Last week, right here in Nevada, officials were huddled together on a Wednesday trying to sort through the many things needing to be done, due to a tragedy that struck Story County.
The tragedy — a massive tornado had ripped through the heart of Huxley — was only a scenario, a mock drill set up to help county officials and others who would respond to such an event, practice how that response would play out.
Keith Morgan, Story County Emergency Management coordinator, said the exercise was the culmination of a five-year process to transform the Story County Emergency Operations Center (EOC) from a room with tables and chairs to a fully functioning command center that could be rapidly activated.
“Over the five years, we had strong support from the Story County Administration to share resources, which permanently equip the Operations Center (EOC) with the phones and computers that would be ready to go on a moment’s notice,” Morgan said. “More importantly, they have allowed us to conduct training three to four times a year with Story County staff to educate them on the roles they would fulfill in the EOC. The training we provided increased in complexity and difficulty and the exercise finally brought everyone together to experience the noise, confusion and stress that might be experienced if we had to activate for real.” He added that they also had people from the Gilbert and Colo Volunteer Fire Departments and ISU Vet Medicine involved, because they fill EOC staff positions.
All total, there were approximately 40 participants involved in the exercise, including KCCI, Huxley Police Department and the Huxley mayor, who participated as actors and emergency managers from Boone, Marshall, Polk and Jasper counties, filling the roles of exercise evaluators or simulation personnel. Even the Nevada Journal editor was present for the press conference.
Morgan said the first reason to do a practice drill boils down to minimizing risk. “Every year there are events that rapidly strike communities they were not expecting — the Joplin tornado, West Texas chemical explosion, Boston Marathon bombings… While it is easy to say that will never happen here, it is a bet that we can’t afford to make when we have the capability to reduce our risk through some relatively small investments in equipment and, probably more importantly, a larger investment in training of people,” Morgan said. Morgan said Story County and its citizens are fortunate that the Emergency Management office gets the support it needs to minimize the county’s risk through disaster preparedness.
Second, Morgan said, “most of my career has been in crisis response in one form or another and I have observed the incredible value of having individuals exposed to stress during exercises and having to rapidly change to a crisis decision-making mode and working with incomplete or conflicting information. Our exercise provided them this opportunity prior to it impacting an actual disaster response.”
The mock tornado event allowed for the exercise’s primary objectives to be met. Those were to test the staff notification system, to test procedures to activate each of the staff positions within the EOC, for EOC staff to analyze information to identify problems and offer solutions, to track task and resources, and to pass information on from one shift to another.
“Part of the exercise process is to gather feedback from all of the participants, so we can identify areas where we did well and areas for improvement,” Morgan said. “We are still in that process, but there are many different areas for improvement have already been identified.”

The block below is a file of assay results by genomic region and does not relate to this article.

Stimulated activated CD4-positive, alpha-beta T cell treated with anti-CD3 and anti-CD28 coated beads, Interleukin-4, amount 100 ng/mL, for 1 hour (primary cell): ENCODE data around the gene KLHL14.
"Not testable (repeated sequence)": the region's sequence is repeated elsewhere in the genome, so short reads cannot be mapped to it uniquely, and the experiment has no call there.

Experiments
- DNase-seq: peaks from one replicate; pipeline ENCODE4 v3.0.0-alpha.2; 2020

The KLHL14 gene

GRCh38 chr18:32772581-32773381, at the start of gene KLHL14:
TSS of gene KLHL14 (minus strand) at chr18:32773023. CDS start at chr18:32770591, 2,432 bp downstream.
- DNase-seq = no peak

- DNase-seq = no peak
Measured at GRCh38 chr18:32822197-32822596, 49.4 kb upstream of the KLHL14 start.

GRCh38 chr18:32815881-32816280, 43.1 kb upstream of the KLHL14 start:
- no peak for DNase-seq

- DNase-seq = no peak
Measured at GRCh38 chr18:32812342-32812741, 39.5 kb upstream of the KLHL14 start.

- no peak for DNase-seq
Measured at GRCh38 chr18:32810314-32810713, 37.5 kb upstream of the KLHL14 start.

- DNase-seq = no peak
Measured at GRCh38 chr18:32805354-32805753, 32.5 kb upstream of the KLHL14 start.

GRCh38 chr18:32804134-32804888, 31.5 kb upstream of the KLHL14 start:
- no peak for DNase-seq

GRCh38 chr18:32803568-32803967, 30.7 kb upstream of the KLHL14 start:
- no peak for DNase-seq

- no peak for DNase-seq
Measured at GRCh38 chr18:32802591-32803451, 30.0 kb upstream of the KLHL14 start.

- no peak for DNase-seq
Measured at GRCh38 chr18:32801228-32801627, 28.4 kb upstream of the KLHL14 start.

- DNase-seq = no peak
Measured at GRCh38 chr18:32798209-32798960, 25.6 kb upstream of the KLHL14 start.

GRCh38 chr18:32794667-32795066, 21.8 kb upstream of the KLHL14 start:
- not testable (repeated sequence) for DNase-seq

Story County Supervisor Marty Chitty, of Nevada, who took part in the exercise along with the other two supervisors, said the event “was fascinating to see unfold, as it hasn’t been done like this before.”
Chitty said while the three supervisors had consulting and messaging roles (holding press conferences with the media), they mostly observed what was going on and how difficult the task was at hand.
“Having a tornado bisect Huxley, causing multiple deaths and injuries, is profound enough. Then add a hazmat spill on I-35, closing southbound traffic east of town, plus a CAFO (concentrated animal feeding operation) hit involving 1,000 or so pigs west of town, and the complexity is substantial,” Chitty said. “It was a deep dive to stress-test how and where we needed to find our blind spots and if our previous planning had taken all variables into account.”
Chitty said it was sobering to watch the seriousness of everyone working in the command center. “There was a real buy-in to get answers and responses,” he said. And just like in real life, technology didn’t always cooperate. “Adaptation was the norm that day,” Chitty said.
Chitty said while he hopes Story County never has to go through a tragedy like this, he feels the preparation and plan of the county is important.
Following the exercise, Morgan said most the staff indicated that more frequent training would be helpful. “Our processes to collect, document and track all the tasks still takes too much time, and developing processes for working with our public information personnel need to be improved,” he said of several areas that have been identified.
“We’ll take everyone’s inputs (and) modify procedures — training everyone on these changes; conduct drills; and within a few years we hope to be able to run another full-scale EOC exercise,” Morgan said.
On a scale of 1-10, he gives last week’s exercise a 9-10 on providing the learning environment needed. As for the performance during the event, he’d give it a 6-7 rating, compared to where he wants Story County EOC to realistically be with the resources it has if an emergency were to happen.